Highlights from the Hubs update - Friday

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A big thank you to our volunteers


Hello everyone, I hope you’re staying safe and well.  

This week, we’ve included some data which shows some of the numbers we’re dealing with in the countywide hub which is providing support for residents that need to be shielded from the virus.

As you can see, the hub team have been very busy, and are doing a remarkable job. The numbers are important as they show the extent of the impact of Coronavirus on our communities, but there are also many, many more people being supported by the district/city hubs, and by huge numbers of voluntary, community and faith sector groups as well as community volunteers, that aren’t reflected in these numbers.

hub data

The numbers also mask the realities for every single individual who is having to shield, and especially those without their own support network in place. Every one of the 18,166 people that are registered as shielding is an individual with their own circumstances and needs, and in fact there are over 31,000 people across the county that should be shielding right now. They are the ones we are most determined to help. This week we’ve been trying to contact people who should be shielding but who haven’t responded to the formal contact they’ve had from the NHS or the national shielding team. We’ve managed to reach the majority of these people now, which is a huge relief, but in so doing have come across people who are without support and didn’t know where to turn. Some people were rapidly running out of food and other essential supplies, and there were some who couldn’t read or write and who therefore hadn’t understood the letters they’d received from the Government saying they should be shielding. We have of course been able to put all the support they need in place now. So, as the lockdown measures continue to be eased, for many people there is no change, and I am so very proud of the collective response we have all made to support them, up to now and for however long they need to shield.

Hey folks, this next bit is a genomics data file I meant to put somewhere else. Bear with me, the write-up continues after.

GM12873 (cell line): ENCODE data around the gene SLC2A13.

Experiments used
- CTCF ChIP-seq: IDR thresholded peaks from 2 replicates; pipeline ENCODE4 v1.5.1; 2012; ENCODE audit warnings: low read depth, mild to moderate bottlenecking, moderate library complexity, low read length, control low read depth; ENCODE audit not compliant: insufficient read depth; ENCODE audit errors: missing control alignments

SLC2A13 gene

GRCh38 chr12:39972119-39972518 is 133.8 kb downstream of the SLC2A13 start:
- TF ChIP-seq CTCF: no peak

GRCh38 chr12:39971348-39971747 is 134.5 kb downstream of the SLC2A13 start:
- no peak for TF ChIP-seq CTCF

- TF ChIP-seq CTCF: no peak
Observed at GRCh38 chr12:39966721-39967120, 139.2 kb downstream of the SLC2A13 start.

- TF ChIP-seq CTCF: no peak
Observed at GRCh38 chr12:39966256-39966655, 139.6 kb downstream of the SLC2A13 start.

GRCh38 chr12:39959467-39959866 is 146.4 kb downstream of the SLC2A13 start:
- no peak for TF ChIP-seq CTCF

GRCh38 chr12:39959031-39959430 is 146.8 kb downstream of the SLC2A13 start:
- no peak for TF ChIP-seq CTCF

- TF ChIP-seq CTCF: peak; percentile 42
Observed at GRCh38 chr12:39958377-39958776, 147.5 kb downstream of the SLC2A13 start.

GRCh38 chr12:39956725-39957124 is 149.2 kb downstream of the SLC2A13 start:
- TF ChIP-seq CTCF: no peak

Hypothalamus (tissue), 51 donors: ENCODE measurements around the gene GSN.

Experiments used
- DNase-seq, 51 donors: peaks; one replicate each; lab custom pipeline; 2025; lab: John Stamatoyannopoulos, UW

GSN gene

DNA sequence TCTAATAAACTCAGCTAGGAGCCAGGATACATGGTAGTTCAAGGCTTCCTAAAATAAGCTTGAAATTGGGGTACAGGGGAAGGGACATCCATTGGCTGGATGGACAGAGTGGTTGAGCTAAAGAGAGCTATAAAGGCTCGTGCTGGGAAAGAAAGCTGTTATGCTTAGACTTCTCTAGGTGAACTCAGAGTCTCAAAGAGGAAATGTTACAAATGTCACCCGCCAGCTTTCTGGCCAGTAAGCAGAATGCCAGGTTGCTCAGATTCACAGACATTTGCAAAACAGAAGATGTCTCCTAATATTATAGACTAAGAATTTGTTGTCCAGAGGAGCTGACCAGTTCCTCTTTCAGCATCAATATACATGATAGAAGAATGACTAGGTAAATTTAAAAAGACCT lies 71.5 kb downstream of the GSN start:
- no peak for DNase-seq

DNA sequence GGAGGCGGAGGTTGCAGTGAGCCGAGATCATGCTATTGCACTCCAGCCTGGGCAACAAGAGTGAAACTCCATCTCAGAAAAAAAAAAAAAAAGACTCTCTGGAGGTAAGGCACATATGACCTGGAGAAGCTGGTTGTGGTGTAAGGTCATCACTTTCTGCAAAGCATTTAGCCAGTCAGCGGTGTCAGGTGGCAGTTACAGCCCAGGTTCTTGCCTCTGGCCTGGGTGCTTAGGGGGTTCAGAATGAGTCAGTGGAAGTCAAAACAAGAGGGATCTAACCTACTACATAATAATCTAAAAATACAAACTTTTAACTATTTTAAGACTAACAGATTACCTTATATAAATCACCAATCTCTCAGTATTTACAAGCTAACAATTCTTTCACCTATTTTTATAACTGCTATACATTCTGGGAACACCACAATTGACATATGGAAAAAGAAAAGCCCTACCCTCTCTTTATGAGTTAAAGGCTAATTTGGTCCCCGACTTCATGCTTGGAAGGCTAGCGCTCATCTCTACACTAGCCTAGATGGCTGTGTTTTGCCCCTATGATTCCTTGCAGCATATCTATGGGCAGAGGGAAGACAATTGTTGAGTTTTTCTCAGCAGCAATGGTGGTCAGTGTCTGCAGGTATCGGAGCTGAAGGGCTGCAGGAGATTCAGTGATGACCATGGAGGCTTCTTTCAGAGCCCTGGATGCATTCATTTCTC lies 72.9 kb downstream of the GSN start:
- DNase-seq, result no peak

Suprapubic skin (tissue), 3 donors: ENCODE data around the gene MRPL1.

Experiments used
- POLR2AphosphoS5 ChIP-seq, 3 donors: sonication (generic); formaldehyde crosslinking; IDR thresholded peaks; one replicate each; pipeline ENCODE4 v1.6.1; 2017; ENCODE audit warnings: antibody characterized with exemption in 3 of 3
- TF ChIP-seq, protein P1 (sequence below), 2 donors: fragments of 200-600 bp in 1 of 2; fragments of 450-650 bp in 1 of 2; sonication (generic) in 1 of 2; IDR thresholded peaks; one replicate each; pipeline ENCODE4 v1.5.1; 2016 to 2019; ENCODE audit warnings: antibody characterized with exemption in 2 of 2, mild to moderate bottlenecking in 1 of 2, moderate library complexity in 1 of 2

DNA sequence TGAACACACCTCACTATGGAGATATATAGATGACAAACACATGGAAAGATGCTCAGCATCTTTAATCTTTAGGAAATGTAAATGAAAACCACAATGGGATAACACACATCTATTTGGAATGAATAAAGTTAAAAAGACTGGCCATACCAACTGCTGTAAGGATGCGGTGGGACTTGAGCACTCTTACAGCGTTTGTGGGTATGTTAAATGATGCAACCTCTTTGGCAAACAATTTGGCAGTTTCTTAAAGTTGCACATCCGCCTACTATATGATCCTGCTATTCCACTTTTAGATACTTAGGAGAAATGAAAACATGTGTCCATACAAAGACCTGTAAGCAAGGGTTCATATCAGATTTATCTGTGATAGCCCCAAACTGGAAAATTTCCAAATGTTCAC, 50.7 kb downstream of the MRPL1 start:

None of this would be possible though without the incredible support of the thousands of volunteers that have come forward to help their neighbours, communities and organisations. 

Thank you. 

Adrian Chapman, Service Director: Communities and Partnerships, Peterborough City Council and Cambridgeshire County Council

Content table

Volunteers' Week

volunteers wk logo

Next week is Volunteers’ Week (1-7 June) which is a chance to celebrate and say thank you for the contribution which millions of volunteers make across the UK. 

With volunteers forming a crucial part of the response to the pandemic, it’s more important than ever that we recognise and support volunteers across Cambridgeshire who are helping people who have been affected by the virus. 

As a result, we want to dedicate next week’s newsletter to Volunteers’ Week and shout about the amazing work being carried out by volunteers at this time. 

If you have a story or case study that you would like to contribute, please email amanda.rose@peterborough.gov.uk by 5pm on Tuesday (2 June). 

Hubs network critical part of NHS Test and Trace

test and trace













With the launch of a nationwide NHS Test and Trace service this week, the network of COVID-19 coordination hubs will perform a crucial and wider role in supporting people who need to isolate and don’t have support from elsewhere. 

As Test and Trace becomes more established it will lead to a reduction in the lockdown measures for all, but it will mean that individuals and their households will need to isolate if they have symptoms, or individuals who have come into contact with someone who has tested positive. 

People in that situation, who don’t have a network of family, friends or neighbours, will be able to access support from the network of district and city hubs. 

Adrian Chapman, Service Director: Communities and Partnerships, Peterborough City Council and Cambridgeshire County Council, said: “The network of hubs has supported thousands of people in the past two months and will continue to do so as we enter this next phase in our fight against coronavirus. We have found that the support being provided for many people is absolutely vital and we have come across some who simply would not be able to access food and medicines without this support. 

“I would ask people to think about who they can call upon for help if they have to isolate at short notice and if they don’t have a good support network in place, to remember that support is available. The hubs can help people to access food and medicine, can offer befriending services to beat loneliness and can support with essential home maintenance and repairs and in many other ways too.”